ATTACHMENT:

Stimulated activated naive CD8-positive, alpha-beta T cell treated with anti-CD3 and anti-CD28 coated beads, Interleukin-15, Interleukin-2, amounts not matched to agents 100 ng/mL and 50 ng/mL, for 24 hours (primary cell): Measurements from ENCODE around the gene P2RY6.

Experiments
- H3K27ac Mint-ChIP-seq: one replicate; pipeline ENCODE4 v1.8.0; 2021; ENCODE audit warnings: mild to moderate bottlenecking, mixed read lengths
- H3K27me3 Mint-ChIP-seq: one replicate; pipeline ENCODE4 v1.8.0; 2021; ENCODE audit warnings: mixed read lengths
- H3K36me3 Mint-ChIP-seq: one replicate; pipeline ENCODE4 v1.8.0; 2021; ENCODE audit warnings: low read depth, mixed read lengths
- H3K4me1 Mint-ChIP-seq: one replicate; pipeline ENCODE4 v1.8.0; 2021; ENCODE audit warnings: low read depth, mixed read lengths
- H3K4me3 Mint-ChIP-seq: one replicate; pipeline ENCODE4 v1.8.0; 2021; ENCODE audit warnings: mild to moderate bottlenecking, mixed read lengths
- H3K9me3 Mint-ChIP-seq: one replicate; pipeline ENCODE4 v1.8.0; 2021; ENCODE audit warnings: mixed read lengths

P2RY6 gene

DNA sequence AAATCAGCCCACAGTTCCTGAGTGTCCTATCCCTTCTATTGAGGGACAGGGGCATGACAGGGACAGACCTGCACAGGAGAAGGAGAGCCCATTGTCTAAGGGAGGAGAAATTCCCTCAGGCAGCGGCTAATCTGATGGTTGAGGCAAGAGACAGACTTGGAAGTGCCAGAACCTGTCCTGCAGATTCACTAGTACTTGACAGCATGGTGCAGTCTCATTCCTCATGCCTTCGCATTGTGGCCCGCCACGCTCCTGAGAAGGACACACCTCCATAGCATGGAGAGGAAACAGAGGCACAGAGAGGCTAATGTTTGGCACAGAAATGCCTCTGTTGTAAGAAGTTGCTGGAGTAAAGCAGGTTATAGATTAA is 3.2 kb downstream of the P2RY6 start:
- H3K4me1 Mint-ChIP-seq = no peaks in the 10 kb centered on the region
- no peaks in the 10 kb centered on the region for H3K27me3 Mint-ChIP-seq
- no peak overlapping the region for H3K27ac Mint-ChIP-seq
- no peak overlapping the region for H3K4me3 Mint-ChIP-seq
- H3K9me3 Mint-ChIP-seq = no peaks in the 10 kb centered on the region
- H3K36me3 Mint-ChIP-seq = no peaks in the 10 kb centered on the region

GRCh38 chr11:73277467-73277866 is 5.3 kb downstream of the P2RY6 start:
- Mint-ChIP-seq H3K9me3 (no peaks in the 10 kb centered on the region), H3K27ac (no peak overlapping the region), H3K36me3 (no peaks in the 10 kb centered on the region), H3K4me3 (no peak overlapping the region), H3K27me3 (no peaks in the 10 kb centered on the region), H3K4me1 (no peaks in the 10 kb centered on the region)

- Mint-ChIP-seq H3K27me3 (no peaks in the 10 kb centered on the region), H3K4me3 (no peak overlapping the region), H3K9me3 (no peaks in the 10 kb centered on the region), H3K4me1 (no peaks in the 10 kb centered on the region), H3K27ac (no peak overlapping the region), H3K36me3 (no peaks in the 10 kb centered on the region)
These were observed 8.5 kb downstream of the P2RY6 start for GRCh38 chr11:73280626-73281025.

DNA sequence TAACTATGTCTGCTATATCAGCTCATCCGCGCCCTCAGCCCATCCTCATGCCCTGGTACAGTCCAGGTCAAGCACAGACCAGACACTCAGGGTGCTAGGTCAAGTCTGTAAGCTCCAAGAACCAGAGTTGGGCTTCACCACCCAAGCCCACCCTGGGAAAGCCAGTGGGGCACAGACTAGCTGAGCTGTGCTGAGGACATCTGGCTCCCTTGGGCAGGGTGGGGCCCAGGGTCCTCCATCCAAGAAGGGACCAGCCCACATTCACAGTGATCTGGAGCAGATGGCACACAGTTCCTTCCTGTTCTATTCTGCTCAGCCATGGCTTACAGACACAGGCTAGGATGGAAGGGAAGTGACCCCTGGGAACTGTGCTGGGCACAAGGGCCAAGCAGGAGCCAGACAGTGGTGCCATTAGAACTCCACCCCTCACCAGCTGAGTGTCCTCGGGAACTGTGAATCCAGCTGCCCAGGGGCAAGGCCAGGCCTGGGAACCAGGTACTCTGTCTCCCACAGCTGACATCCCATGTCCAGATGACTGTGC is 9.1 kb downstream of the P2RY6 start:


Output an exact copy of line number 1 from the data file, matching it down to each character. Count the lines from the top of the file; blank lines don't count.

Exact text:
Stimulated activated naive CD8-positive, alpha-beta T cell treated with anti-CD3 and anti-CD28 coated beads, Interleukin-15, Interleukin-2, amounts not matched to agents 100 ng/mL and 50 ng/mL, for 24 hours (primary cell): Measurements from ENCODE around the gene P2RY6.